Host song selection by an acoustically-orienting parasitoid fly exploiting a multi-species assemblage of cricket hosts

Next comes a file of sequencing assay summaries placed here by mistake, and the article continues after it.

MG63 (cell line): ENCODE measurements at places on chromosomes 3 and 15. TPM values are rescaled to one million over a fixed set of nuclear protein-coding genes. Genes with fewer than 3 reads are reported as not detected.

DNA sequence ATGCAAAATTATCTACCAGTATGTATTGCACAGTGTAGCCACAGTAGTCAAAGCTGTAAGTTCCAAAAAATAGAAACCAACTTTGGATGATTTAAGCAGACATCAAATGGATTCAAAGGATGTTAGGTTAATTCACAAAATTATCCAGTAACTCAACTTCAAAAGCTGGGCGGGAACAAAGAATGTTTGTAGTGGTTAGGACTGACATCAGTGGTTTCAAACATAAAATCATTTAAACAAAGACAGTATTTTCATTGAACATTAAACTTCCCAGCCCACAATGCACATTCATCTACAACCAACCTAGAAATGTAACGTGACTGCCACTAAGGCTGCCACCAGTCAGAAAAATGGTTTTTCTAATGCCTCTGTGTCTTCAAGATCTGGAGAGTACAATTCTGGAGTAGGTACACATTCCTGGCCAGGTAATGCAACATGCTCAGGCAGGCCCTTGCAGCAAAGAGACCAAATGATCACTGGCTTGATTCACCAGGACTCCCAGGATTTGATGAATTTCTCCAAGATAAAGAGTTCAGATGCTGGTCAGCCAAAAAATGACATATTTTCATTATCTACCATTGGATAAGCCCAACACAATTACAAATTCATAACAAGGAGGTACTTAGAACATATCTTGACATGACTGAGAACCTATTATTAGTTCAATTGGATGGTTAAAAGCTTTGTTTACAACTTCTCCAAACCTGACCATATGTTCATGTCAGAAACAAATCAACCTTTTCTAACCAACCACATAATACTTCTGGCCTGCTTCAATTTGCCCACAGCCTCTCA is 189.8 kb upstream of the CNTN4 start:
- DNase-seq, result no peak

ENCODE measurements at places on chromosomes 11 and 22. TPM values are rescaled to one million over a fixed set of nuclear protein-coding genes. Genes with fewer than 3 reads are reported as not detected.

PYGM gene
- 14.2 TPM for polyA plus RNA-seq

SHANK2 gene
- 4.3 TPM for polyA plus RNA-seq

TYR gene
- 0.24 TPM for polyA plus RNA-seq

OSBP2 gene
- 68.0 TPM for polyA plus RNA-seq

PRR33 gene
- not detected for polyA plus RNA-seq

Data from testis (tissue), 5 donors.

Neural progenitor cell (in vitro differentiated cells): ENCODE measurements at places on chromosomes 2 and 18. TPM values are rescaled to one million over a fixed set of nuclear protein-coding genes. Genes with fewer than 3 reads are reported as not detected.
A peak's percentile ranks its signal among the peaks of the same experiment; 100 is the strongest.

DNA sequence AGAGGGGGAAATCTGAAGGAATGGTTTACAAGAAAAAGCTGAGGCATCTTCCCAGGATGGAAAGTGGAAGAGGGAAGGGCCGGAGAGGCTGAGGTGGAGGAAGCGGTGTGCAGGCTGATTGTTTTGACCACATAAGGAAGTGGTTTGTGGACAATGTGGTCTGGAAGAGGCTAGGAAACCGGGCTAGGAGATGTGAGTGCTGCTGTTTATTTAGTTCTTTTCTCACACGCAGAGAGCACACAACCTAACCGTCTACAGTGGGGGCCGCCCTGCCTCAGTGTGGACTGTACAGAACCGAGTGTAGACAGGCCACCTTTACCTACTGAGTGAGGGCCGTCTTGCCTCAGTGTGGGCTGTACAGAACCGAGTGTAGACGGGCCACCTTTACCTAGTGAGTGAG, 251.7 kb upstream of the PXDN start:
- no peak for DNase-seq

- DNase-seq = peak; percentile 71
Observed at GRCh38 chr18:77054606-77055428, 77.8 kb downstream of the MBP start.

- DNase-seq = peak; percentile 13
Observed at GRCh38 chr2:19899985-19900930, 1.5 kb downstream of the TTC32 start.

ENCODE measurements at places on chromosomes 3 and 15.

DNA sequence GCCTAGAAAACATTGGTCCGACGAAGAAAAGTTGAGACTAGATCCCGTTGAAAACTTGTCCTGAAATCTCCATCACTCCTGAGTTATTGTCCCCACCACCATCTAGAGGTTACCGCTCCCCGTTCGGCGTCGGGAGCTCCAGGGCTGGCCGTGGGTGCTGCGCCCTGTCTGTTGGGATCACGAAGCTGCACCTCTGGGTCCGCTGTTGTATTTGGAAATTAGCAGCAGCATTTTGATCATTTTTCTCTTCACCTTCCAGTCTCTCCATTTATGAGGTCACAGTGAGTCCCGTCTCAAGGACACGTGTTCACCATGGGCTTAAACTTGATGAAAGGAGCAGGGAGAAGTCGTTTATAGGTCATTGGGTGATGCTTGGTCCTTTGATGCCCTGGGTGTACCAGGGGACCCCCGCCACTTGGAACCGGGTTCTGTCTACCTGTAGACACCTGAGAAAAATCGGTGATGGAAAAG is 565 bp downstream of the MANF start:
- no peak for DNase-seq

Specialization by predators, parasites and parasitoids is often viewed as adaptive because specialization will usually increase search efficiency for suitable hosts (prey). Although many studies have documented interspecific variation in the degree of host specialization, few studies have examined intraspecific variation in specialization among different populations exploiting different numbers of hosts, and even fewer have specifically examined variation in behavioural specialization. Here we examine the acoustic preferences of a parasitoid fly, Ormia ochracea, which attacks several Gryllus species of field crickets by using the male cricket song to locate hosts. All previous studies with this system have examined fly song preferences in populations of flies that primarily exploit a single host species of cricket. Here we tested a population of flies that naturally parasitizes multiple cricket species. We found significant interspecific host song preferences; however, as predicted, the strength of preference was reduced compared to single-host populations of flies. We also examined fly song selection for intraspecific variants of two of the cricket host species; flies showed significant preference for intraspecific song variants of one of the two cricket species. Our results demonstrate that the degree of behavioural specialization, in a very highly specialized fly, nevertheless shows interpopulation variation consistent with the numbers of host species utilized.